The helicopter had just dropped a 50lb. shot onto the middle of Employee Housing when a poacher ducked the rope. The ski patroller positioned along the rope line yelled at him, “Fire in the hole! Avalanche control in progress! Fire in the hole!” The skier, dressed in all black, looked up at the patroller and stopped. Then he did a very stupid thing. He dug his poles into the snow and pushed off into the open slope. The ski patroller kept yelling until his voice was hoarse. He made a radio transmission informing the blasting team of the poacher. There was nothing anyone could do but watch. The 90-second fuse had been lit and now, in less than a minute, the slope would explode.

The poacher continued out, oblivious to the danger. From the parking lot, Chet and Paul watched with their hearts in their throats. The entire patrol, listening on the radio, held their breath. The poacher skied on, making wide, slow, agonizing turns. The patrol teams watched him get closer to the bomb. The fuse was running down. It would blow in twenty seconds.

Then the poacher skied right over it.

From the parking lot, onlookers screamed in vain. “Keep moving! Don’t stop! Get out of there!”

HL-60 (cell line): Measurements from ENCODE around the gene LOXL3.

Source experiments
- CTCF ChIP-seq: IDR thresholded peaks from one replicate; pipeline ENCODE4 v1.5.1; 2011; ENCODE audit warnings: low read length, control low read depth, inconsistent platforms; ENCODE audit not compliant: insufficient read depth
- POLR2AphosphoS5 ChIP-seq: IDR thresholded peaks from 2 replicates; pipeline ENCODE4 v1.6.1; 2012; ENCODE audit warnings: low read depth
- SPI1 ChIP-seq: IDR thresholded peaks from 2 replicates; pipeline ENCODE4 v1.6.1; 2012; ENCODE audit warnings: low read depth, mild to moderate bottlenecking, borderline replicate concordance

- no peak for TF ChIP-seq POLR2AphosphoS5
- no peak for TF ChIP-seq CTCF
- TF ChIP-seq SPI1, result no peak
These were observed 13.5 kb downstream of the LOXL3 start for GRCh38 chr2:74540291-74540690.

The poacher couldn’t hear them. He continued on blindly.

If the slope broke out in an avalanche, he would surely be caught. He was still close enough to be blown to pieces. A few more seconds passed.

Then boom.

From above, the ski patroller on the rope line watched. It took a moment for the smoke from the blast to clear before he had a good view of the slope.

Employee Housing did not avalanche. The poacher did not get caught. He was very, very lucky. I, for one, can only hope that this close brush with oblivion scared him straight.

In spite of the actions of this one violator, the helicopter mission was a success. I was able to fly over the slopes and utter the fabulously thrilling words “bombs away” into the mic. Only through a coordinated effort (and considerable luck for our one violator) was this possible.

We still have more snow in the forecast in the next few days before a possible break in the weather comes later in the week. For those once-a-year skiers trying out their new Christmas presents, Thursday and Friday could be clear and cold, offering great skiing and good visibility. See you on the slopes.

Deep Snow, Avalanches and Keeping Your Brain Screwed on Straight

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Avalanche Prone Area

The Cascade Mountains are in the midst of a major snow cycle. Pacific storms bringing wind and significant snowfall have pounded the Pacific Northwest mountains the past two weeks. As of yesterday, Crystal Mountain had received 40″ of snow in the past two days, and another 18-24″ is expected today. Another foot or two is on deck to Thursday.

Yesterday we posted signs at the ticket windows and the base of all chairs warning people of the hazards of deep snow. We recommend skiing with a partner and keeping them in sight at all times. We also recommend wearing a transceiver and carrying shovel and probe while in avalanche prone areas. Those areas at Crystal are specifically marked. Northway, Southback and Bear Pits are accessed through gates marked “Avalanche Prone Area”. And yet I’m surprised by how many people yesterday in Northway were not wearing transceivers yesterday.